I learned to sew in a very interesting way. I grew up with my mother who made EVERYTHING. All of our Halloween costumes were made, not bought. My mom made my dress for my first school dance. Our curtains were all handmade. You get the idea.
While I watched everything and loved the idea that I was not limited to pre-made items, I wanted nothing to do with the sewing machine. I would sit with my mom and soak in the experience, but I never offered to help or take her up on her offers to teach me. It wasn’t until after I left for college that I decided I wanted to learn for myself. My mom still laughs at me for that one.
bad terrible at first. I understood how to cut out a pattern and generally what all the symbols meant from watching mom do it all those years. I did not possess, however, any patience. Like, at all. If I messed up a seam, I just kept on going and dealt with a crappy end product because I didn’t want to take the time to undo it and start over. I picked projects that were definitely above my comfort level and just ruined them. I actually wore a dress that I made to a work function that should not have gone out in public or made it past the trash can (still one of those wake me up in the middle of the night just to feel the shame moments). People asked if I made it. No one should ask if you made it (unless they know you sew and are curious). They should be shocked and awed when they discover you made something they assumed was bought in a store. This particular nightmare was very much the epitome of a shitty, rushed, homemade disaster.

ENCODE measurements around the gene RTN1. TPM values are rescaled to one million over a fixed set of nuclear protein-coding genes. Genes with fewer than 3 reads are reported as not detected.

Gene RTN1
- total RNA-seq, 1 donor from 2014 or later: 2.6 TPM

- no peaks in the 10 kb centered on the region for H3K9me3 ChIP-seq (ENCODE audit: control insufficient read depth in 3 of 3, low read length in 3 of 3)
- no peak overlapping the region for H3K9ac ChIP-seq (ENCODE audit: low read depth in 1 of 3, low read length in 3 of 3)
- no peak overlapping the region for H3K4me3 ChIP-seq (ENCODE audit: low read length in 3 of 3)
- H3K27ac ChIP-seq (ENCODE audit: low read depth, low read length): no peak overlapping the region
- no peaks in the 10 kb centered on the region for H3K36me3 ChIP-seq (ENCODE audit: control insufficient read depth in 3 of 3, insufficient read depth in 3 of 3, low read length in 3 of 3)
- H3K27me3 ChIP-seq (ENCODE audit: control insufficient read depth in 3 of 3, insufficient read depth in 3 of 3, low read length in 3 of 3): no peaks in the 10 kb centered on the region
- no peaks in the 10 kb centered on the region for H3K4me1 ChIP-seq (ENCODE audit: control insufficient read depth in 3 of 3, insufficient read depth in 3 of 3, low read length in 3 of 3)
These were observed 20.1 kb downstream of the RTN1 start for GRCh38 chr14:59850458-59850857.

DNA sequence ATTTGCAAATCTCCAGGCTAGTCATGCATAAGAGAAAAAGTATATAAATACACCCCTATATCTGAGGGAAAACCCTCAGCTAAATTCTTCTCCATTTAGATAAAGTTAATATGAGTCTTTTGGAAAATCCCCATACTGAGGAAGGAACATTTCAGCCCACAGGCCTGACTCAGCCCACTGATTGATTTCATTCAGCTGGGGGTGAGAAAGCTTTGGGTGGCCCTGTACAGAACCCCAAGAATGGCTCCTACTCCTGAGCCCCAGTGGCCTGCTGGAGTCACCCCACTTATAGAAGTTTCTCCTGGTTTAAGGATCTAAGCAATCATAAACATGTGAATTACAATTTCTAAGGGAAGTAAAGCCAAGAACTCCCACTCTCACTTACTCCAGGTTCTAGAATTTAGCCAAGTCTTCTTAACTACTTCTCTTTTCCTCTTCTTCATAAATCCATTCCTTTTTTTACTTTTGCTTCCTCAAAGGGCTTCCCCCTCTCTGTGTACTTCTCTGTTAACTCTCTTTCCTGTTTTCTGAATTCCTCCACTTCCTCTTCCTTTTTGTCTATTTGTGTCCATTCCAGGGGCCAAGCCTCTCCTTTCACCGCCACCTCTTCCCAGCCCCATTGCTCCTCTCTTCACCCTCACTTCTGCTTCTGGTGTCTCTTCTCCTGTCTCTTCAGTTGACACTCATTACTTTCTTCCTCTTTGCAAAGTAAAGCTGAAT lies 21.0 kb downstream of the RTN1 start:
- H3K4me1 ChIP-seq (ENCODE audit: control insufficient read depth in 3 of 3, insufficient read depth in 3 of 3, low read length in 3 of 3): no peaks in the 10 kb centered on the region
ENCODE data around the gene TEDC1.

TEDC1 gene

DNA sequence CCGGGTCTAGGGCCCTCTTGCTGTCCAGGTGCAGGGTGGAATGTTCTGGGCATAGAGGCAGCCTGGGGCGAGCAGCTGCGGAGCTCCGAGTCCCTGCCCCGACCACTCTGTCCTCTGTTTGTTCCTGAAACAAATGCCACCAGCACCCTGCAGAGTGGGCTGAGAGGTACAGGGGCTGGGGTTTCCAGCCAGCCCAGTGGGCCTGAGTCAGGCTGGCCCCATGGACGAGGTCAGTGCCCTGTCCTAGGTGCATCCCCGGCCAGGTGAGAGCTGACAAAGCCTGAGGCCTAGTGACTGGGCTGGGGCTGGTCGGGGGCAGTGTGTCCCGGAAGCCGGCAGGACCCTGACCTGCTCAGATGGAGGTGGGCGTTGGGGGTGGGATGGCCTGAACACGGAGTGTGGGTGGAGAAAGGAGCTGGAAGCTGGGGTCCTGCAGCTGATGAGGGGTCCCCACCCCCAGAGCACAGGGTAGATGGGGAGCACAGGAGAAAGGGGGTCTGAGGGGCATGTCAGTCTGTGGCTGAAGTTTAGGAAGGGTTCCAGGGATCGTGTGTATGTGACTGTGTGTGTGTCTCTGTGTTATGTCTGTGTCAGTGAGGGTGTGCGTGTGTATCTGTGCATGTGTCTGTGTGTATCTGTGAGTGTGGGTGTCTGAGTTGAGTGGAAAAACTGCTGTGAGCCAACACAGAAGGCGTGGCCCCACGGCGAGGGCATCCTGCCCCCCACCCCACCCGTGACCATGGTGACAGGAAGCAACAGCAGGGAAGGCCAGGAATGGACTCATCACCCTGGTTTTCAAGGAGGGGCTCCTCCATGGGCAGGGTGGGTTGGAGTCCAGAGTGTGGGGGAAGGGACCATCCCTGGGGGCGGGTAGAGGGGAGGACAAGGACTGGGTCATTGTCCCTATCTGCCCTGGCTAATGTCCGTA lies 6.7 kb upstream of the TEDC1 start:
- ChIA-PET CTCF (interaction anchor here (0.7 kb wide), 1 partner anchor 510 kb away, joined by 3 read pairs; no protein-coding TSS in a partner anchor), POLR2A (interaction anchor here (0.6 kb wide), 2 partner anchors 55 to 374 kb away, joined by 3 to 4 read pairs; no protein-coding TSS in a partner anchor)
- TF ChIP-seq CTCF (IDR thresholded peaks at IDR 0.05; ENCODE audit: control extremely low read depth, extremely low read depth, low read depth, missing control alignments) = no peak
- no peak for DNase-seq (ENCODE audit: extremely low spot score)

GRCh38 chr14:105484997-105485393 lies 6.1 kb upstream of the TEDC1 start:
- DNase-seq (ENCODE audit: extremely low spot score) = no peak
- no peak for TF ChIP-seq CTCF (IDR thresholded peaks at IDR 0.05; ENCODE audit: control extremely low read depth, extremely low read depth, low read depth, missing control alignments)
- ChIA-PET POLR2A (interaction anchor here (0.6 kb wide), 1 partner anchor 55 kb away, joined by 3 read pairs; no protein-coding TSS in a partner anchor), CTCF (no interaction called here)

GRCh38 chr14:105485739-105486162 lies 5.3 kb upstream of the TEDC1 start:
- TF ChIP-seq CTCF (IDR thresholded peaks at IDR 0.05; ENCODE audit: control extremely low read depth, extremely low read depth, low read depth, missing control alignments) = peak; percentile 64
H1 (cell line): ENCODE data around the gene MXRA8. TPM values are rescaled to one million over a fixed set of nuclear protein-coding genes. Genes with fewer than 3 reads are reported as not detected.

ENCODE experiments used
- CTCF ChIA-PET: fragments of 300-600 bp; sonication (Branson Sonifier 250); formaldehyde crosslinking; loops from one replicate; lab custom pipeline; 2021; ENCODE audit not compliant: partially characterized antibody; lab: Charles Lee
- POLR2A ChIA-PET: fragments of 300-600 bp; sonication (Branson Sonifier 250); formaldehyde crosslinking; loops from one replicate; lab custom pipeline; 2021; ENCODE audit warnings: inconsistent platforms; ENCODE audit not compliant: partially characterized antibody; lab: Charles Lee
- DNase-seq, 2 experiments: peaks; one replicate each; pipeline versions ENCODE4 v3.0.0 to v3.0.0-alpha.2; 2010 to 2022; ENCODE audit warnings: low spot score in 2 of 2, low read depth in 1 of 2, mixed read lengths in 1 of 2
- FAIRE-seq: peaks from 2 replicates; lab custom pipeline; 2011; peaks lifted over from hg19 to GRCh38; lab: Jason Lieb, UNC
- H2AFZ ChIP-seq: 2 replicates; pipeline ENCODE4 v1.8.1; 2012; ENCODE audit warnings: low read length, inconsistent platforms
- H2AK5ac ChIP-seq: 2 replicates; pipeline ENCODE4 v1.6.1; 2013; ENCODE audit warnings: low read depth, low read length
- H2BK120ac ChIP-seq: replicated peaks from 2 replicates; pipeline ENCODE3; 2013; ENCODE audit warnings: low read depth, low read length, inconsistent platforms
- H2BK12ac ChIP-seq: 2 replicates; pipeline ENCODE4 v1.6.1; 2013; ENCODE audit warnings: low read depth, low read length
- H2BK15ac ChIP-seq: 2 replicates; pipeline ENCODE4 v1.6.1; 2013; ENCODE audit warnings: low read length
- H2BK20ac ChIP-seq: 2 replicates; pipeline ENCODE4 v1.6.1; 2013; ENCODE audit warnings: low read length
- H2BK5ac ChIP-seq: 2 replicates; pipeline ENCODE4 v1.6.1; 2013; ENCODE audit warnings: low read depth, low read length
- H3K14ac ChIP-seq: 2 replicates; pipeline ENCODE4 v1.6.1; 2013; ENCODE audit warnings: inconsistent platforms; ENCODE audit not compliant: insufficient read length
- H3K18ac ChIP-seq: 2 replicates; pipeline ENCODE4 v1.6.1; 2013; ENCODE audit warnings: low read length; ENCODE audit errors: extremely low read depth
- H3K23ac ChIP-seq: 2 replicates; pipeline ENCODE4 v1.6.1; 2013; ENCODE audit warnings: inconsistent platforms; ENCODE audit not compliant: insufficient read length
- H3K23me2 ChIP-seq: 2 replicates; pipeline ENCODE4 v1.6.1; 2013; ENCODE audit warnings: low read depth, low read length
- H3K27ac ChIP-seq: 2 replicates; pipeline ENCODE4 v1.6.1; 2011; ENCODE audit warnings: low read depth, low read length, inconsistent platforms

If you think it taught me my lesson, it didn’t. No good story happens without a bit of embarrassment and shame (or is that just me?!?). I made many more things that didn’t go so well. I made a bridesmaid dress for myself for my best friend’s wedding. While the dress itself was not terrible (I had managed to get a bit better at sewing by then), I didn’t take the time to finish any seams or give any sort of finish at all inside. I was just going to wear it once right? Why take the time to do it right, it’s only a WEDDING (oh god, it hurts just to write it out)? Yeah… I caught the waist seam on my bracelet and it totally unraveled. I had to safety pin it together so I wouldn’t walk down the aisle in my underwear. 100% face palm moment. My friend still loves me, I think…
I have since learned from my past mistakes and then some (lots and lots of YouTube and practice and loving glares from my mother). Beyond any skill, I learned patience. Mostly I hear my mother’s voice in my head saying “Slow down. Take your time. This is not a race.” Even if I am making something as simple as a pillow cover, I make sure to take the time to do it right. There is no sense in me taking any time at all on a project if it is only going to last a week. It’s also not cheaper for me to make something rather than buy it if I just have to re-do it over and over.
Now, I sew every day. It’s my business. It’s my passion. When I make something, I make it to last. I love knowing that I have made something beautiful and of quality that will likely outlast many purchased garments. I’m pretty sure my clients appreciate it too 😉
If you are new to sewing (or not, let’s be honest), please let this help you remember that it is not a race. Rome was not built in a day, and neither will that dress you are dreaming about making. I consider myself a fairly advanced sewist, but none of those skills matter if I don’t take the time to slow down.
In the words of my mother, slow down. Take your time. This is not a race.